It’s not possible to cut livestock-related emissions without switching to pasture-feeding on existing fields rather than on carbon-sequestering, water-retaining forest lands cleared to grow grasses.
Placing limits on the number of livestock fed grain and soy would place strict limits on the numbers produced for meat.
And such limitations would butt up against the pressure to produce ever more meat for fast-developing nations like India, China, and Brazil.
Importantly, the WCRF/AICR added that very little of this meat should be processed (Wiseman M 2009).
The WCIF/AICR report defines red meat as beef, pork, lamb, and goat and processed meat as meat preserved by smoking, curing or salting, or addition of chemical preservatives.
Top cardiologist links meat, health, and climate change
Speaking at the European Society of Cardiology’s August 2009 conference, professor emeritus Ole Faergeman told journalists that release of the new study affirms his conviction that eating lots of red meat promotes cancer and heart disease.
And he noted that production of conventional, grain-fed livestock is estimated to account for about 18 percent of greenhouse gas emissions.
Faergeman called on the European Society of Cardiology to recommend reducing the average intake of red meat to 300 grams per week (This equals 10.7 ounces, or about three standard, palm-sized servings).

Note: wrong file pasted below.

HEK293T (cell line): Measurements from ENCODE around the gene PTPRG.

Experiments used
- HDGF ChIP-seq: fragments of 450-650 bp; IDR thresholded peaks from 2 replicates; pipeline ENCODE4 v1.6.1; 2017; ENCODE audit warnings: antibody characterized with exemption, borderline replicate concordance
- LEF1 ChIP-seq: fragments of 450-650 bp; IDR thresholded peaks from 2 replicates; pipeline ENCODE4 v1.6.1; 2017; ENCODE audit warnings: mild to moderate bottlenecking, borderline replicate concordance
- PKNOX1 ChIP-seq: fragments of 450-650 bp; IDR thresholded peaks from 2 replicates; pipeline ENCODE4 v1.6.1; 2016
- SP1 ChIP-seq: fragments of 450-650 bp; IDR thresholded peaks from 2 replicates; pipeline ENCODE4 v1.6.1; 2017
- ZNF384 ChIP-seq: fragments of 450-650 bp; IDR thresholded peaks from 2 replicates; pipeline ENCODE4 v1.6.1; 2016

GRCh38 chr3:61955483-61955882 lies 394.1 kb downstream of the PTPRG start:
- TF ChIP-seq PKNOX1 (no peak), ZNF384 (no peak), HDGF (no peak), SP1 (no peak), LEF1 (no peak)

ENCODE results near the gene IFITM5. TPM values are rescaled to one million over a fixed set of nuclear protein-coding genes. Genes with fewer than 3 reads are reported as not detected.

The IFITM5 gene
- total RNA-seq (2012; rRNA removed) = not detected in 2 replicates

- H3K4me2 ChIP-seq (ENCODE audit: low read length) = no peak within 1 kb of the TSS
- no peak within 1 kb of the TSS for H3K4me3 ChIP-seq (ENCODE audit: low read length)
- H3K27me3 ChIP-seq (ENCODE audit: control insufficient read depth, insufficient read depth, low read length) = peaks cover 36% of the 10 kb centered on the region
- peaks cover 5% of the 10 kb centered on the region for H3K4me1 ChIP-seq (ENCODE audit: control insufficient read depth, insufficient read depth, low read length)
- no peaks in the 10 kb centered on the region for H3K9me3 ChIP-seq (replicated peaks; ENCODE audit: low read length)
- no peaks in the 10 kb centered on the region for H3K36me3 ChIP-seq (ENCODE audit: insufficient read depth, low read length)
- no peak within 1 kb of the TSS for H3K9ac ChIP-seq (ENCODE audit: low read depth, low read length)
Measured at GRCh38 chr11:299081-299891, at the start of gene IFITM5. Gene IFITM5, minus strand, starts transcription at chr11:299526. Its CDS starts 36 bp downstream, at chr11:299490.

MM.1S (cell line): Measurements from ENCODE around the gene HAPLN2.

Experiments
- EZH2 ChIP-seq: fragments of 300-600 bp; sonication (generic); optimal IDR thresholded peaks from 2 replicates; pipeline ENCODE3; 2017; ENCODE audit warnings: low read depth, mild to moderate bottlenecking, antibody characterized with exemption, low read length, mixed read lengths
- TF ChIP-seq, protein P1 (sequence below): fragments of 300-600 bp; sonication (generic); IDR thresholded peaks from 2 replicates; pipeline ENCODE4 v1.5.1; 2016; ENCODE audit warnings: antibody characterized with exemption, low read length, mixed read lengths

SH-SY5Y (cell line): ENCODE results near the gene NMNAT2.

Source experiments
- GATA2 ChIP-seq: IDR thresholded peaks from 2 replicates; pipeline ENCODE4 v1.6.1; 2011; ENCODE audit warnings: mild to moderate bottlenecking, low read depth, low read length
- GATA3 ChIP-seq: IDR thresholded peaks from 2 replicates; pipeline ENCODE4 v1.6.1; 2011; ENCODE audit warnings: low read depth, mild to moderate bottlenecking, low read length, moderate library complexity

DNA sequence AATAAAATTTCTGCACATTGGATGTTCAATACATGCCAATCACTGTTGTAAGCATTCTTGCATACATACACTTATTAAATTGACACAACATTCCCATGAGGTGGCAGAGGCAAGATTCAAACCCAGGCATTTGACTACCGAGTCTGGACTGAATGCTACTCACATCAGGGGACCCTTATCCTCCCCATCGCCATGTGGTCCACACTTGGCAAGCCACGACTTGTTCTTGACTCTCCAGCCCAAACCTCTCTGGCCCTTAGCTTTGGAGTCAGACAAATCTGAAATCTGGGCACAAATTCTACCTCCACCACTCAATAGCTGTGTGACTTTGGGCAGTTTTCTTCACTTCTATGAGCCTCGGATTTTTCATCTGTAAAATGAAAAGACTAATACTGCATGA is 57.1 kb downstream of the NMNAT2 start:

And as he told reporters last month, “We'd then be helping prevent heart disease and global warming.”
Linking global warming and coronary artery disease, Faergeman noted that people who use fossil fuels frequently—such as to drive to work and blow or mow leaves with gas engines—are less active and produce more greenhouse gasses.
Conventional livestock raising results in release of three greenhouse gases:
- Nitrogen oxide released from standard petrochemical fertilizers on fields.
- Methane released from both ends of cattle and pigs.
- Carbon released from trees and other plants when forests are cleared to grow grass, soy, or grains for animal feed.
We think that other physicians and scientists who understand the climate issue should use their positions to publicize diet-climate-health connections.
- Sinha R, Cross AJ, Graubard BI, et al. Meat intake and mortality: a prospective study of over half a million people. Arch Intern Med 2009;169:562–571.
- Wiseman M. The second World Cancer Research Fund/American Institute for Cancer Research expert report. Food, nutrition, physical activity, and the prevention of cancer: a global perspective. Proc Nutr Soc. 2008 Aug;67(3):253-6. Epub 2008 May 1. Review.
- Fricker J. Cardiologists in Pole Position to Fight Climate change. ESC Congress News. August 29, 2009. Accessed at http://www.escardio.org/congresses/esc-2009/news/Pages/Perils-climate.aspx
- Cross AJ, Leitzmann MF, Gail MH, Hollenbeck AR, Schatzkin A, Sinha R. A prospective study of red and processed meat intake in relation to cancer risk. PLoS Med. 2007 Dec;4(12):e325.
- Larsson SC, Bergkvist L, Wolk A. Processed meat consumption, dietary nitrosamines and stomach cancer risk in a cohort of Swedish women. Int J Cancer. 2006 Aug 15;119(4):915-9.